"The rape of women is particularly concerning for women, not just women in business. We are really being sickened by what has happened," said Hamilton. She added that the association's members were being affected by a range of criminal activities, with some reporting that their businesses have been rocked by the deaths of employees, or their relatives.
"When the tragedies take place they affect employees and, therefore, employee morale as well as productivity goes down. We have had situations where the sole proprietor gets killed, and that, on many occasions, leads to the end of the business and the dislocation of employees," she told the Sunday Observer.
For Carol Narcisse, the executive director of the Jamaica Civil Society Coalition, crime in Jamaica continues to be intolerably high. However, the civil society activist is adamant that the situation does not require a new crime plan.
She said that her organisation believes the country has already demonstrated that it has the capacity to deal with the problem, and has called on the Simpson Miller Administration to explain why it has not resorted to these tried and tested strategies.
"We know we have the capacity to deal with serious crimes and that we demonstrated in the aftermath of the Tivoli Gardens incursion," said Narcisse, pointing to the many security operations carried out across the country by police/military personnel. The sustained operations led to a sharp reduction in all crimes. She added that the work of the security forces led them to gather information on persons of interest, many of whom were pursued or invited to turn themselves in with their lawyers to respond to queries from investigators.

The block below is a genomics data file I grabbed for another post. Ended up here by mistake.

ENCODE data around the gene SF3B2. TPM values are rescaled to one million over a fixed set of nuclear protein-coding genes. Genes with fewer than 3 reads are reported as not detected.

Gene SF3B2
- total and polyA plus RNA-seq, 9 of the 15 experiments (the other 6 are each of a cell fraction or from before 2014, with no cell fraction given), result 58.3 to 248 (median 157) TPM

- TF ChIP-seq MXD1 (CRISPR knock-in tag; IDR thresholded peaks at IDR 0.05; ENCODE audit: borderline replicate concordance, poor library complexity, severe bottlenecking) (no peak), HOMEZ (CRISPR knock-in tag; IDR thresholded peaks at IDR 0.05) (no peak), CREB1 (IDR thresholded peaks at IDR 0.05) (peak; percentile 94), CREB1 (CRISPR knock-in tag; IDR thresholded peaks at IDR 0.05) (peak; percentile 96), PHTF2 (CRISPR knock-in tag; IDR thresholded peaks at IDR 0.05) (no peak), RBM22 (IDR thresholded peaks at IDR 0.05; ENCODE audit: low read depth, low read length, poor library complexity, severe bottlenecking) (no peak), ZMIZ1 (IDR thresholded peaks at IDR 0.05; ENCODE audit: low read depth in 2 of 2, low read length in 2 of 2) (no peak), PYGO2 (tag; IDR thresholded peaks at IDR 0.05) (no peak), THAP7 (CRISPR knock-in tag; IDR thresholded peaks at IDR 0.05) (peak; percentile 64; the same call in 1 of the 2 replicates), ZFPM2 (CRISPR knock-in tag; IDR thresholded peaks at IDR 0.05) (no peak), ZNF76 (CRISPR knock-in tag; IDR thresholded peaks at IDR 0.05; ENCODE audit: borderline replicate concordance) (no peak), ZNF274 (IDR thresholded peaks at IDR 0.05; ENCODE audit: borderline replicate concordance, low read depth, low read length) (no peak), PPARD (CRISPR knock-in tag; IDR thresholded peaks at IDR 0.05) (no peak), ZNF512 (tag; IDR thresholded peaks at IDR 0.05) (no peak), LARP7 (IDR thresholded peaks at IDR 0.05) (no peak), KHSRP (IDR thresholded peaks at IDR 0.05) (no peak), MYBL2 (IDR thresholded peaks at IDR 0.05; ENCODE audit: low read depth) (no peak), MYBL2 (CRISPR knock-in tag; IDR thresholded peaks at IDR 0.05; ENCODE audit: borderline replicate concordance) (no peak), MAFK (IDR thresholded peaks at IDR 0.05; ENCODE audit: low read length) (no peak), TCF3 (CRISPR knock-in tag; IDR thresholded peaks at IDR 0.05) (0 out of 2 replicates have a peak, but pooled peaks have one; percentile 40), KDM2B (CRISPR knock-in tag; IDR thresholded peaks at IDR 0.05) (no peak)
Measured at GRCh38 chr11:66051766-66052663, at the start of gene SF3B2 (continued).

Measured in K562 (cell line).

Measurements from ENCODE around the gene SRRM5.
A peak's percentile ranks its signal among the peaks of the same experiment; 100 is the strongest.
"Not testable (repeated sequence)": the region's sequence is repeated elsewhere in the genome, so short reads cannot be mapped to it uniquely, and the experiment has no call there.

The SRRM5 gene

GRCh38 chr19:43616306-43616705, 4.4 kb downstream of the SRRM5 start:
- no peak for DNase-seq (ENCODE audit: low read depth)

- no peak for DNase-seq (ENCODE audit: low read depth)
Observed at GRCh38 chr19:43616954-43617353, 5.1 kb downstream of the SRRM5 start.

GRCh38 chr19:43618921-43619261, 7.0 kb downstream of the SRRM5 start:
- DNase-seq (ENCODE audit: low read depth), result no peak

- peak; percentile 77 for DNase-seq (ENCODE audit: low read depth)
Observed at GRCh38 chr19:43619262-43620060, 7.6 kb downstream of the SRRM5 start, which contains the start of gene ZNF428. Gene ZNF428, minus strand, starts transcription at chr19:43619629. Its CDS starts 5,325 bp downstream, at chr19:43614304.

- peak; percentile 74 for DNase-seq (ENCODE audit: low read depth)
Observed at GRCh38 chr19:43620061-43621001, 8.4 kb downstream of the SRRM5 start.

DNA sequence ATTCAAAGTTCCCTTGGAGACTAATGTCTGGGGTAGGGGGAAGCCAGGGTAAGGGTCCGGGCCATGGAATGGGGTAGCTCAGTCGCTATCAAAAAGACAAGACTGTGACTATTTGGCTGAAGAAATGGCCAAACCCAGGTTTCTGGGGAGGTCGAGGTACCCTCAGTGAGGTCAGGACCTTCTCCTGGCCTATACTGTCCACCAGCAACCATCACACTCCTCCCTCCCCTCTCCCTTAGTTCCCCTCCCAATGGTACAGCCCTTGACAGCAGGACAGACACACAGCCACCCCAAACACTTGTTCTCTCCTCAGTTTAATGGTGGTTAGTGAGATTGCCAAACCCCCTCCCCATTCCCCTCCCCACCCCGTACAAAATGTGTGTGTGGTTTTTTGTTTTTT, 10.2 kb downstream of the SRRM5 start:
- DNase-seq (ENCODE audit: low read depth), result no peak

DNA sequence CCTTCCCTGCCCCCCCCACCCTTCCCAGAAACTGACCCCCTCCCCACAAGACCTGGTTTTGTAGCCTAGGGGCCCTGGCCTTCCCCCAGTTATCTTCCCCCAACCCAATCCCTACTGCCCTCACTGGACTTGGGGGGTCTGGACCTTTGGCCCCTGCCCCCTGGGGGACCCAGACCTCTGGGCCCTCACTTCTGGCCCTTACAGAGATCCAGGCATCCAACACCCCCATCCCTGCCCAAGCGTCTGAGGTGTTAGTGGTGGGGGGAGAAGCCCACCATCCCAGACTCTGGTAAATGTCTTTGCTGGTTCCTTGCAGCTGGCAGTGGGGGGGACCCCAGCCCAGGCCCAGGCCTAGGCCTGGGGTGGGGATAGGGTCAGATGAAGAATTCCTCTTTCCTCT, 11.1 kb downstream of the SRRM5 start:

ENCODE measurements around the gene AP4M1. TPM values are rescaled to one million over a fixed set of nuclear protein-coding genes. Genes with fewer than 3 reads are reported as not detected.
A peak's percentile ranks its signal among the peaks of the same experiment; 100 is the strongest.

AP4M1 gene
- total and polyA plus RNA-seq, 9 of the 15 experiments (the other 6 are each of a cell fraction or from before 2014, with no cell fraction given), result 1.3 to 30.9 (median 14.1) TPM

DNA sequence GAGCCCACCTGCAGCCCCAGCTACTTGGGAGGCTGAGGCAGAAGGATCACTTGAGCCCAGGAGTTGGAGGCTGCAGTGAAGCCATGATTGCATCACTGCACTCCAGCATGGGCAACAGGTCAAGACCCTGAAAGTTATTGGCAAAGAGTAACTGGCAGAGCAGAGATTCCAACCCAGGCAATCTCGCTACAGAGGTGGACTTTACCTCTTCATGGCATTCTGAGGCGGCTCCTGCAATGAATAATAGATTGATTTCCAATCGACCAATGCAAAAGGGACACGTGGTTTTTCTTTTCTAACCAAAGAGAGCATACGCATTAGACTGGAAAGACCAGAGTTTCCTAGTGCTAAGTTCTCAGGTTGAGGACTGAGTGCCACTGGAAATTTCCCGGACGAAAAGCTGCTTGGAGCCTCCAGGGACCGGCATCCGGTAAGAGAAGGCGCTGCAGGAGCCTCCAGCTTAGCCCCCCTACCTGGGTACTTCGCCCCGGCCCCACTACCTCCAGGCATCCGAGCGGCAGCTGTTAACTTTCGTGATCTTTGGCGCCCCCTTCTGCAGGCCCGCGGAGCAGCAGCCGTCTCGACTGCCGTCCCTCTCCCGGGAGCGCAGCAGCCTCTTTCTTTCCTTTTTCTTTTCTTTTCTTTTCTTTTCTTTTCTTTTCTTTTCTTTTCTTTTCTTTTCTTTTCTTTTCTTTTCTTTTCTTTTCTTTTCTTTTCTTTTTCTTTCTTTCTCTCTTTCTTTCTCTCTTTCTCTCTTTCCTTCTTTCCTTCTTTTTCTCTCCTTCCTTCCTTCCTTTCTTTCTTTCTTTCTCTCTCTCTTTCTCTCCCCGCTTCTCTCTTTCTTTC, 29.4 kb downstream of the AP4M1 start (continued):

She added that her organisation is concerned that enough hasn't been done to improve the investigative and forensic capacity of the local police. In addition, she said she is not satisfied with the level of social intervention that has taken place, and blamed this on the problems in some of the country's marginalised communities that have featured in many major crimes.
"We are not going to get sustained crime reduction without sustained, properly executed community renewal efforts," said Narcisse.
She also had strong words for Jamaicans, some of whom, she claims, have not been playing their part in assisting the security forces in their efforts to apprehend and prosecute criminals.
Narcisse argued that the Government and the Commissioner of Police, while being the accountable entities, need the support of all Jamaicans if the crime monster is to be tamed.
In the meantime, the civil society coalition says it has not yet received a response to its open letter that was written to Prime Minister Portia Simpson Miller in which it listed the recent spate of crimes among critical issues that needed the attention of the prime minister.